For example, as shown in FIG. 2, the plant may be an aircraft 22 having a set of accelerometers mounted at various locations on its wings, the accelerometer output signals being digitized by analog-to-digital converters to produce an output vector yk to a flutter controller 24. Other controllers 26, including for example a pilot, may monitor other output signals produced by aircraft 22 and provide control signal vectors which control various aspects of the aircraft including aileron positioning. Controller 24 supplies a control vector which is summed with aileron control siqnals from controllers 26 by a summer 28 to form an input vector uk comprising signals controlling the position of the aircraft's ailerons. Gusts, air turbulence or other disturbances can cause the aircraft's wings to vibrate ("flutter") at various natural frequencies, and the wing flutter causes the accelerometers to produce oscillating output signals. Since excessive wing flutter can structurally damage an aircraft, controller 24 is adapted to make continuous small adjustments to the positioning of ailerons so as to dampen wing flutter. Thus the transfer function (-F/E) of controller 24 is designed to provide a suitable closed-loop transfer function (BE/H) for the aircraft/controller system for a given open-loop transfer function (B/A) of one aircraft relating the aileron input control vector uk to its output flutter indicating vector Yk.
The feedback control system of FIG. 1 is suitable when the transfer function B/A of the plant does not change. However, in some cases B and A can change, and when they do, the value of H changes. If the change in B and A causes the zeros of H to move outside the unit circle of the z-plane, the plant can become unstable. In the example aircraft system of FIG. 2, damage to a wing or aileron can change the way that the aircraft responds to the aileron control input vector and the feedback control vector produced by controller 24 could result in the aircraft becoming unstable.
FIG. 3 illustrates an adaptive feedback control system wherein a plant 36, similar to plant 10 of FIG. 1 but having a transfer function that can vary with time, is controlled by an adaptive feedback controller 38. Controller 38 includes a feedback controller 40 having an adjustable transfer function -F/E for supplying the controller output vector in response to the plant output vector Yk. A plant identifier 42 monitors the input and output vectors uk and yk of plant 10, and estimates therefrom the current values of plant transfer function parameters Ak and Bk. Plant identifier 42 then passes the estimates Ak and Bk to a compensation estimator 44 which estimates values of Ek and Fk required to provide a closedloop system transfer function wherein H is a constant despite changes in Ak and Bk. The compensation estimate Ek,Fk provided by compensation estimator 44 is supplied to controller 40 which adjusts the value of -F/E accordingly. Although he closed-loop transfer function of the plant can change, because Bk Ek can change, the poles of the closed-loop transfer function remain fixed in place inside the unit circle of the z-plane and the plant remains stable.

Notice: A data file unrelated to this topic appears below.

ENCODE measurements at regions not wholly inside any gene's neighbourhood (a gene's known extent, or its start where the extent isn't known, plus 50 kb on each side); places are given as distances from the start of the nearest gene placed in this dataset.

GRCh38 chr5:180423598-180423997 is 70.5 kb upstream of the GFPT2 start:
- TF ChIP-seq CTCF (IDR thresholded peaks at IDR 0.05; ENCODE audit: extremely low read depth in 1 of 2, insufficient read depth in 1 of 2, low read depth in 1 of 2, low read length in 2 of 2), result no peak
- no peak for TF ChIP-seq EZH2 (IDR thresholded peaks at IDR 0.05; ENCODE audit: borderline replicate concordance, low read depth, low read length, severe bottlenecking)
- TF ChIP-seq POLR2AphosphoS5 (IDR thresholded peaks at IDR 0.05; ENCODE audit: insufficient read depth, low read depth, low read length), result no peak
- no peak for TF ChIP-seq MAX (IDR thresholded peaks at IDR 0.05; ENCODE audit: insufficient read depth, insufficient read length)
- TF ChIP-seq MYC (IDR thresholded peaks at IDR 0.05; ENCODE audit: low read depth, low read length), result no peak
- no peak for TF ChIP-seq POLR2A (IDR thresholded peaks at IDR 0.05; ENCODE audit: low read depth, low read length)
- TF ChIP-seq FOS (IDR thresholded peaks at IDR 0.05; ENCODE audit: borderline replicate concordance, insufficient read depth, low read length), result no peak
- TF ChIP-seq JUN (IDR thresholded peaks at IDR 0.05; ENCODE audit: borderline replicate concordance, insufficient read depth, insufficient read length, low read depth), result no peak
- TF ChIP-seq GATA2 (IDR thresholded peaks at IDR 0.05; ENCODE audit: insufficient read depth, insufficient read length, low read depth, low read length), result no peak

Unfortunately plant identifier 42 takes a certain time to identify the plant (i.e., to accurately estimate Ak and Bk) following an abrupt change in the open-loop transfer function of the plant, and until the plant identifier accurately identifies the plant, the value of the feedback transfer function -F/E may be inappropriate and may drive poles of the closed-loop transfer function of the plant to outside of the unit circle of the z-plane. In such case the plant may become unstable before the adaptive controller 38 can adapt.
FIG. 4 is a block diagram of a plant 46 similar to plant 36 of FIG. 3 controlled by a cautious adaptive feedback controller 48 including a plant identifier 50, a compensation estimator 52 and an adjustable controller 54 which are similar to the plant identifier 42, compensation estimator 44 and adjustable controller 40 of FIG. 3 except that plant identifier 50 produces a "caution factor" output mk supplied to a multiplier 56. The output vector uk from controller 54 is also supplied to multiplier 56 which multiplies u'k by the caution factor to provide a feedback control vector which is summed with externally generated control vector Vk (if any) in summer 58 to produce input control vector uk to plant 46.
The caution factor mk has a value that varies between 0 and 1 and is a measure of the "confidence" that the plant identifier 50 has in its estimate of Ak and Bk. After detecting an abrupt deviation in the state of plant 46, plant identifier 50 sets the caution factor mk close to so the feedback control vector u'k has a small magnitude that does not substantially affect plant operation. Thus the plant operates in substantially open-loop mode and cannot be destabilized by controller 48. As the plant identifier 50 continues to monitor the input and outputs of plant 46, its confidence in its estimates of plant parameters Ak and Bk increases, and therefore it increases the value of caution factor mk toward 1. As mk increases toward 1, the feedback provided by controller 48 has a more substantial effect on plant operation and the plant begins to operate in its closedloop mode.